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Human rights abuses in Colombia, Zimbabwe, Burma and Iran were the focus of a discussion led by an international human rights specialist in Toronto on Nov. 15.

Janek Kuczkiewicz, director of human and trade union rights for the International Trade Union Confederation based in Brussels, outlined ways that the ITUC attempts to assist trade unions and others facing repressive government actions.

Pulling no punches, Kuczkiewicz laced into governments from both the poorer south and the industrial north. Half the trade unionists killed last year are from Colombia. The Philippines are becoming “the Colombia of Asia”. The Australian government is “one of the most viciously anti-democratic.” Sri Lanka, as it struggles to revive after the tsunami, is dealing harshly with trade unionists.

He quoted liberally from the ITUC’s latest survey of human rights abuses, citing such horrific situations as the 70,000 child soldiers pressed into service in Burma. He urged that pressure be brought to bear on the 14 Canadian companies still doing business in that country.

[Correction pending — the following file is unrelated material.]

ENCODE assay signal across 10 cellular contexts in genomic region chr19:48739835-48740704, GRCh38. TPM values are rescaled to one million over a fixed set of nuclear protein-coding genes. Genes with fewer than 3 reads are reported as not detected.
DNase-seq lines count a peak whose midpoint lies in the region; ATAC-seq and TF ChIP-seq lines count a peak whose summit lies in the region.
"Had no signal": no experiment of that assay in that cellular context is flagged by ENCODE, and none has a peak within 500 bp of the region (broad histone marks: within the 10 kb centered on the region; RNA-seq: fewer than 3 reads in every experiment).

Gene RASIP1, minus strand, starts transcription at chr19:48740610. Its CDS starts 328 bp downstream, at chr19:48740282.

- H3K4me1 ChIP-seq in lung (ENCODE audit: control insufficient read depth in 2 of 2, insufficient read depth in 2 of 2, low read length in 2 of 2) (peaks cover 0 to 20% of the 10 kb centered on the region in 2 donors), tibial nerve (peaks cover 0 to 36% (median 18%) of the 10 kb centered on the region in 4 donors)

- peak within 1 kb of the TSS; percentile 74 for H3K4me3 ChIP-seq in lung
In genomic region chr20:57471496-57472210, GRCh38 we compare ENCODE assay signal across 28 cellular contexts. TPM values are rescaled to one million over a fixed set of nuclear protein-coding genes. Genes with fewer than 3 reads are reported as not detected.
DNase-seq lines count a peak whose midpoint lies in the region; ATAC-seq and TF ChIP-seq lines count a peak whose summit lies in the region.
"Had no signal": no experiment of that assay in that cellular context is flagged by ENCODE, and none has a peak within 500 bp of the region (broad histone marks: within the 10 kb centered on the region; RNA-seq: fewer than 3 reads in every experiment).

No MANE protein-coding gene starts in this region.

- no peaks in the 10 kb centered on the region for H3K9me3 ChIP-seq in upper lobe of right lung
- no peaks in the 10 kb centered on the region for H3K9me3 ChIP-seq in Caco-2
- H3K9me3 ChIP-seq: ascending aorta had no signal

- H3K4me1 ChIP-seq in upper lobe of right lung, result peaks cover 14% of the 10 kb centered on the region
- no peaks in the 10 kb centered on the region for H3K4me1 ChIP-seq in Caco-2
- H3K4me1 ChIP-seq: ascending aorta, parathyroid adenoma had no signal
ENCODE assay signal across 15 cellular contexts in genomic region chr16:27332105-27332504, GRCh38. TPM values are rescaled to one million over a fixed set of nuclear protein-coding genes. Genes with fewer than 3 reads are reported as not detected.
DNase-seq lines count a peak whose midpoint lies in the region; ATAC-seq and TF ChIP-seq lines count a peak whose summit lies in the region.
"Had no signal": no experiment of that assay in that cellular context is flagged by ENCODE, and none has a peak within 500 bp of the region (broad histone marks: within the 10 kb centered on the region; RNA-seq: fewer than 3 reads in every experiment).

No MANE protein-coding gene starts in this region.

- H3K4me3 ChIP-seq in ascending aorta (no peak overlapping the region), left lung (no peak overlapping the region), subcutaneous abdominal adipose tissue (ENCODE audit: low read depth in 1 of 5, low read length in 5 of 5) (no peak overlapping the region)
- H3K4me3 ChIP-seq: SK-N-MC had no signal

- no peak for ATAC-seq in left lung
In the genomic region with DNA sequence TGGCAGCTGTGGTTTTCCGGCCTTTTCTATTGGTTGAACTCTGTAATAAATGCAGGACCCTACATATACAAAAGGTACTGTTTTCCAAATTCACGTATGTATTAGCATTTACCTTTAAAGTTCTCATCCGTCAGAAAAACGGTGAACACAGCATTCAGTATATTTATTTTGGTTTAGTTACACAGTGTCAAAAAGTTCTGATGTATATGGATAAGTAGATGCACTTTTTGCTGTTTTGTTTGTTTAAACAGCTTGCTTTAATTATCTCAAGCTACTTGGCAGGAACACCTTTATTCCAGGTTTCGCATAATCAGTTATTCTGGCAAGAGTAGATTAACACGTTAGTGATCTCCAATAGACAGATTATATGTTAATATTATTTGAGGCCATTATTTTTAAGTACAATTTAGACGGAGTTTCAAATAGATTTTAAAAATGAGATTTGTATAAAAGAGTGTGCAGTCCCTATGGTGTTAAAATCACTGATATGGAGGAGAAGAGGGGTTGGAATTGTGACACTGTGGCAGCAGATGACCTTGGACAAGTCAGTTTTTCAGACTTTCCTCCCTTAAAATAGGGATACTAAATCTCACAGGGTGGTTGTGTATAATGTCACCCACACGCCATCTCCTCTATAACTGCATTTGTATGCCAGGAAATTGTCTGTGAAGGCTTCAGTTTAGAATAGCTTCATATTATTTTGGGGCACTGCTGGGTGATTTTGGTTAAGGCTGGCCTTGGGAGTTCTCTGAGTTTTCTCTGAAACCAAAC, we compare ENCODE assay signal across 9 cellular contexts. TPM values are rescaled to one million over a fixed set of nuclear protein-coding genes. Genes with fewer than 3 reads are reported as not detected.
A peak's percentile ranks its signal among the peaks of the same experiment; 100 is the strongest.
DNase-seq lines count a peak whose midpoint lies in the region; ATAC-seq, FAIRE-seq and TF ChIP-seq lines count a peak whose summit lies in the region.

In Iran, Kuczkiewicz said workers wait up to 24 months to get paid. A member of the audience of about 50 added some statistics: 70-75 per cent of Iranians are under 30; 60 per cent of workers are unemployed; 60 per cent of the population is living under the poverty line; inflation is rampant and rises daily.

The same speaker urged the international trade union movement to align itself with the left movement in Iran.H He said that the political forces of Islam and those that remain loyal to the old regime under the shah are not progressive.

Another speaker raised concerns about undocumented workers. “The next frontier for global labour is protecting undocumented workers,” Kuckiewicz responded. He warned, however, that while the ITUC was working on a “legal instrument to protect them,” the process was a long one.

Another speaker suggested ways of organizing foreign domestic workers and integrating them into existing unions. Many such workers are abused. Participants cited cases in Japan, for example, where people are forced to work. Some equated this with modern slavery, calling it a “crime against humanity.”

On a cautiously optimistic note, the discussion highlighted a recent announcement by Canadian Foreign Minister Maxime Bernier that Canada would bring “the strongest sanctions” against any new investments in Burma.”

The group called for similar strong economic sanctions against Iran for its abuse of workers’ rights, especially the arrest of trade union leaders such as Teheran bus driver leader Mansour Osanloo.

The evening discussion, called “Rights and Wrongs: Human and Labour Rights Under Threat”, was organized by the Canadian Labour Congress.